DP12022 How Important are Spillovers from Major Emerging Markets?
|Author(s):||Raju Huidrom, Ayhan Kose, Franziska Ohnsorge|
|Publication Date:||May 2017|
|Keyword(s):||Business Cycles, China, EM7, external shocks, G7, Spillovers|
|JEL(s):||E32, F20, F42|
|Programme Areas:||International Macroeconomics and Finance|
|Link to this Page:||www.cepr.org/active/publications/discussion_papers/dp.php?dpno=12022|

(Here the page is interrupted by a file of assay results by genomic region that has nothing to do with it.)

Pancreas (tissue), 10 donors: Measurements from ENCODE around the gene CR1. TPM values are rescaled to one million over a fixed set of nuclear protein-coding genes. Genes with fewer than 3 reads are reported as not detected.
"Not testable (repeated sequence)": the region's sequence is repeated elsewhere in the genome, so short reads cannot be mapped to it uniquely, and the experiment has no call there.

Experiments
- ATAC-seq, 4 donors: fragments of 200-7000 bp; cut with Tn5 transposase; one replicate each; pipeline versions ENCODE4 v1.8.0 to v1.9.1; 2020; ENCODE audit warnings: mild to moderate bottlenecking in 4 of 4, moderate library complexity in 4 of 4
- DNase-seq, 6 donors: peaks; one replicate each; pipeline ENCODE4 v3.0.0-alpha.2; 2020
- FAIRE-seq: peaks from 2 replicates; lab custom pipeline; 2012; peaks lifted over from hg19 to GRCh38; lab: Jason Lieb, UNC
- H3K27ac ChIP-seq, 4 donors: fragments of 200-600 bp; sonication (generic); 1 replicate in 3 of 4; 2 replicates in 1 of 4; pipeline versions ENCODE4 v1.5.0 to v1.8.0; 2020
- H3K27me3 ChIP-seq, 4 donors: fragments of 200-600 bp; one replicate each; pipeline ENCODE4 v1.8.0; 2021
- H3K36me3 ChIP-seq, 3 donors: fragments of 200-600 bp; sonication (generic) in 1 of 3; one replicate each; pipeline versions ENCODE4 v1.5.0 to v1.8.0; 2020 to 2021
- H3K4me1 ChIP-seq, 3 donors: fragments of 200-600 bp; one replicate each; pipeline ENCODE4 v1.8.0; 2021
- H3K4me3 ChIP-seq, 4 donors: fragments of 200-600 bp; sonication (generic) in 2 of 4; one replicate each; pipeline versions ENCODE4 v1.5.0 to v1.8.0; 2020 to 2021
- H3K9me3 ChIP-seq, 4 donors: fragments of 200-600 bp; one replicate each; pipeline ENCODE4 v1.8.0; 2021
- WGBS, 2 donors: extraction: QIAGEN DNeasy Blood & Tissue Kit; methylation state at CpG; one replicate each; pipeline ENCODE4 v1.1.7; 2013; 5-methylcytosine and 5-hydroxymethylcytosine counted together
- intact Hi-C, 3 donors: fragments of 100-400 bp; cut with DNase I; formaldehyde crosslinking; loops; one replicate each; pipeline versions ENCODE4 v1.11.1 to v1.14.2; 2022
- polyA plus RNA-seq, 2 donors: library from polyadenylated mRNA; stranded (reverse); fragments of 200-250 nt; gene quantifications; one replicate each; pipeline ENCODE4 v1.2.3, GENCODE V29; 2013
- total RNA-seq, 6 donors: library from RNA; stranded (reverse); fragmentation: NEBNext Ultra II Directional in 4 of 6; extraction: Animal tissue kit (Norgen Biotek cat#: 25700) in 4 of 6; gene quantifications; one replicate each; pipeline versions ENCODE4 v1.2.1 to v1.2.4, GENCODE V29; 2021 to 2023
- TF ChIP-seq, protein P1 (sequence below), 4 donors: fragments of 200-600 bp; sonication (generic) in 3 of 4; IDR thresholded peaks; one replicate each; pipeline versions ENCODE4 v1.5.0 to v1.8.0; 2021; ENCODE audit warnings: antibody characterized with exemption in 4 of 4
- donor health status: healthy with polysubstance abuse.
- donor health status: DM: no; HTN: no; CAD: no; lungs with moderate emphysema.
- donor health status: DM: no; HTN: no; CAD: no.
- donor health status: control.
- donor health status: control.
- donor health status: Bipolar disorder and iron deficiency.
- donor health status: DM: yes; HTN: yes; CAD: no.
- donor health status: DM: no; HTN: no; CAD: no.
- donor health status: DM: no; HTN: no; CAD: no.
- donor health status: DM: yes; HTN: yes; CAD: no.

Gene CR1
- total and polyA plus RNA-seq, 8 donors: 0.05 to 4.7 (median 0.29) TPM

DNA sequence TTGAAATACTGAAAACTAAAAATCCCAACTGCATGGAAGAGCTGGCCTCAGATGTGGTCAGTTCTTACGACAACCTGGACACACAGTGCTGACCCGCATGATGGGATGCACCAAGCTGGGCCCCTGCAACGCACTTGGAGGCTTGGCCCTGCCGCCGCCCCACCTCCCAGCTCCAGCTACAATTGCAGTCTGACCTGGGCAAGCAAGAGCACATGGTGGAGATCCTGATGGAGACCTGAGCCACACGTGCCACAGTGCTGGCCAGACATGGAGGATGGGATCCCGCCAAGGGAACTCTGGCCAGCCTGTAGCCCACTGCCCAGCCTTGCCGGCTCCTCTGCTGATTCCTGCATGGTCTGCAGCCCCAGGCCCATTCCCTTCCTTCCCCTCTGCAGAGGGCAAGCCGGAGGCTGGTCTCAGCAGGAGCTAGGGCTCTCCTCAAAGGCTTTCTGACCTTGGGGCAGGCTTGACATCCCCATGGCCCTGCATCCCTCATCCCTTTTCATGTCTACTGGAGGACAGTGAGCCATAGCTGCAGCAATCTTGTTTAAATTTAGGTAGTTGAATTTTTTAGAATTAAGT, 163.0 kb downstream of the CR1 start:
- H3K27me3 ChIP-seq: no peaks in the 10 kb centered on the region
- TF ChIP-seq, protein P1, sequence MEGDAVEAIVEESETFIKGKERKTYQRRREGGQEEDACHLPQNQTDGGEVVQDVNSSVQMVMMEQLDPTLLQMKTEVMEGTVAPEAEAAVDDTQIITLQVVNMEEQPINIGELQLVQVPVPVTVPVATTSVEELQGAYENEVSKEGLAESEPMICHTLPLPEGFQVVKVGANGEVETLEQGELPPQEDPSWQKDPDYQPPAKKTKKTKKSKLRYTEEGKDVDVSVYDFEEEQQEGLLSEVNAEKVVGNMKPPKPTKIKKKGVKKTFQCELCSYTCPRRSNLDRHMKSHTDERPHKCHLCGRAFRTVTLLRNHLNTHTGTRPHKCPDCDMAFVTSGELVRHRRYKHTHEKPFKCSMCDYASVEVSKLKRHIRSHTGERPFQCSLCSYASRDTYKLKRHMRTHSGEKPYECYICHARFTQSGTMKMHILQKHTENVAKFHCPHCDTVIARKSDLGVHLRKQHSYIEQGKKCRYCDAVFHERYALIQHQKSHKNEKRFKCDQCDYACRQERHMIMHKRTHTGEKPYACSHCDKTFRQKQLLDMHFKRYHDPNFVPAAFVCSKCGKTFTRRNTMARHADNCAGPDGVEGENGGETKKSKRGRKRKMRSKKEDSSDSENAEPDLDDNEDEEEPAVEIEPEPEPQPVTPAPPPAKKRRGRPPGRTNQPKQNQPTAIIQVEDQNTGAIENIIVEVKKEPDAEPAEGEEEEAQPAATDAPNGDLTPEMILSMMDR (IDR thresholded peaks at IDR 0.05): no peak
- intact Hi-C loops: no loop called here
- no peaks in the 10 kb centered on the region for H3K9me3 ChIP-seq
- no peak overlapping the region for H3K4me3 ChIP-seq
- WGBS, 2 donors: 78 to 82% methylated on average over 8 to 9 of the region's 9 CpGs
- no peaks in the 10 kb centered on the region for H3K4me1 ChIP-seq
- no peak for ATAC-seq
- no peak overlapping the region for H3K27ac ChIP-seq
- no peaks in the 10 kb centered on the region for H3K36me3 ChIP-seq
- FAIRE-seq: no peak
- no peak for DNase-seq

The seven largest emerging market economiess - China, India, Brazil, Russia, Mexico, Indonesia, and Turkey - constituted more than one-quarter of global output and more than half of global output growth during 2010-15. These emerging markets, which we call EM7, are also closely integrated with other countries, especially with other emerging and frontier markets. Given their size and integration, growth in EM7 could have significant cross-border spillovers. We provide empirical estimates of these spillovers using a Bayesian vector autoregression model. We report three main results. First, spillovers from EM7 are sizeable: a 1 percentage point increase in EM7 growth is associated with a 0.9 percentage point increase in growth in other emerging and frontier markets and a 0.6 percentage point increase in world growth at the end of three years. Second, sizeable as they are, spillovers from EM7 are still smaller than those from G7 countries (Group of Seven of advanced economies). Specifically, growth in other emerging and frontier markets, and the global economy would increase by one-half to three times more due to a similarly sized increase in G7 growth. Third, among the EM7, spillovers from China are the largest and permeate globally.